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Zero FXE launched as new electric motorcycle model, and we got the first test ride!

Zero certainly has not been resting on its laurels as a leading electric motorcycle manufacturer. However, the last few launches of new models were targeted at the more premium end of the market with the SR/F and SR/S electric motorcycles. Now Zero has launched a new model that targets the entry-level end of its catalog with the Zero FXE.

The company was kind enough to invite me out to Santa Cruz, California, to test the motorcycle in Zero’s hometown. As I surreptitiously wound up the forest roads on a yet-unreleased electric motorcycle, with nothing but the soft whirr of the bike’s electric motor to invade my consciousness, I couldn’t help but think to myself, “Damn, now this is how people should be getting around town.”

The Zero FXE is built on the same frame as the Zero FX and FXS, but sports a completely new look thanks to its redesigned body.

Inspired by Zero’s futuristic concept electric motorcycle developed with the HUGE design firm a few years ago, the Zero FXE stays surprisingly true to the original far-out concept.

Built on the FX platform, it sports the same 34 kW (46 hp) motor and 160 km (100 miles) of city range. That’s plenty for nearly any urban commuter out there.

And now the new FXE offers those specs in a much nicer-looking package and with new embedded tech, shirking the dirt bike-esque look of the FXS for a futuristic flair all its own.

As Zero’s CEO Sam Pachel explained:

“Being the brand that defined the category means that Zero has an obligation to continue driving innovation in electric powersports forward. Our position of leadership also comes with the responsibility to elevate the form and function of the modern motorcycle and ignite riders’ passions in a whole new way . The FXE delivers on the design, technology and ride experience characteristics one expects from the motorcycle of the future.”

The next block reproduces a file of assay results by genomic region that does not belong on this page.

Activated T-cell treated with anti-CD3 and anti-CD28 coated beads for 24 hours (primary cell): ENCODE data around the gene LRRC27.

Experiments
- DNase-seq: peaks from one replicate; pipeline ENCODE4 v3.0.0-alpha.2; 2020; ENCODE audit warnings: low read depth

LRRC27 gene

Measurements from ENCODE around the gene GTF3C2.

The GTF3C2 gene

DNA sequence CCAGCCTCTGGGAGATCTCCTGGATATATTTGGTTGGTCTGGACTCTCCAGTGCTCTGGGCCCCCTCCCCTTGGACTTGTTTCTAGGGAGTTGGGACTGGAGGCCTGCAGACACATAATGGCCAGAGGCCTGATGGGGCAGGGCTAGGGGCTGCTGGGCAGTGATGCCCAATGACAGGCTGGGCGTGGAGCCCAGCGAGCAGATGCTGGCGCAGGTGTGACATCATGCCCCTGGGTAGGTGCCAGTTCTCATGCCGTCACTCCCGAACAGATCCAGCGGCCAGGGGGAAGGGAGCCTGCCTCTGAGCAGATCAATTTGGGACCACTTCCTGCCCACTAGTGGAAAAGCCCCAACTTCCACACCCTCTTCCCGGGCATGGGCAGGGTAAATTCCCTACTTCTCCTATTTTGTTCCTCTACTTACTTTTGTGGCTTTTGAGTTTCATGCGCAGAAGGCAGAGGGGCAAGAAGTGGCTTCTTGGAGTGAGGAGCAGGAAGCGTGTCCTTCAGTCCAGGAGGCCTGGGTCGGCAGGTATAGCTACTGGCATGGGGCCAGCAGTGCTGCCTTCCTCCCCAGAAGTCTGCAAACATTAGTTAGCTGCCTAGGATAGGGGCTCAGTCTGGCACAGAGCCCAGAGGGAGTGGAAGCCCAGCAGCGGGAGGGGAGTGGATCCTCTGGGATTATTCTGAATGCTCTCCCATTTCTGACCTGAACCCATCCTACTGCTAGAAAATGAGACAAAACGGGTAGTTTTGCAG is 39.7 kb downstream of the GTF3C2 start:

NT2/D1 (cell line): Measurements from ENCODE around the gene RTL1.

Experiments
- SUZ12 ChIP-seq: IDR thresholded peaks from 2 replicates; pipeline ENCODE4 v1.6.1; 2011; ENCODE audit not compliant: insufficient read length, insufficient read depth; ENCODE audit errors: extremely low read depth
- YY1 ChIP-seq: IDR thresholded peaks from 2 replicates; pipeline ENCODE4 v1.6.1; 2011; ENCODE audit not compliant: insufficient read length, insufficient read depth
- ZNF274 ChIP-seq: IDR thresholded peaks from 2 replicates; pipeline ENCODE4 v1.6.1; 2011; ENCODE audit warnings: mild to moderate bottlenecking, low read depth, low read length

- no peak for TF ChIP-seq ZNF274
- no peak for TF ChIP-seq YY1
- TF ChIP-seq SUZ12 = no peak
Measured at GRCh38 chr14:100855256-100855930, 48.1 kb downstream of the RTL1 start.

Futuristic present-day commuter bike

The FXE may look futuristic, but it’s exactly what many people need in an electric motorcycle for today’s commuters.

The bike weighs barely 135 kg (298 lb), making it just over half the weight of larger electric motorcycles like the LiveWire ONE from Harley-Davidson. And considering they are both designed with urban riders in mind, an electric bike with half the weight (and half the price tag at $11,795) will surely pique the interest of many commuter-style riders looking for a clean, low-maintenance electric motorcycle with plenty of power beneath it.

The 34 kW (46 hp) motor is surprisingly zippy. I’ll admit that 34 kW doesn’t sound like much, but with such a lightweight motorcycle, it will absolutely send you flying with the twist of a wrist. I never once felt like it needed more power, even when I was flying up mountain roads. The motor also offers a rewarding electric whine as it spins up, despite the common misconception that electric motorcycles are “silent.” It may not be loud, but it still offers an exciting auditory experience. And it’s an experience you can enjoy by yourself instead of sharing it with the entire block, setting off car alarms, and waking sleeping babies in your wake.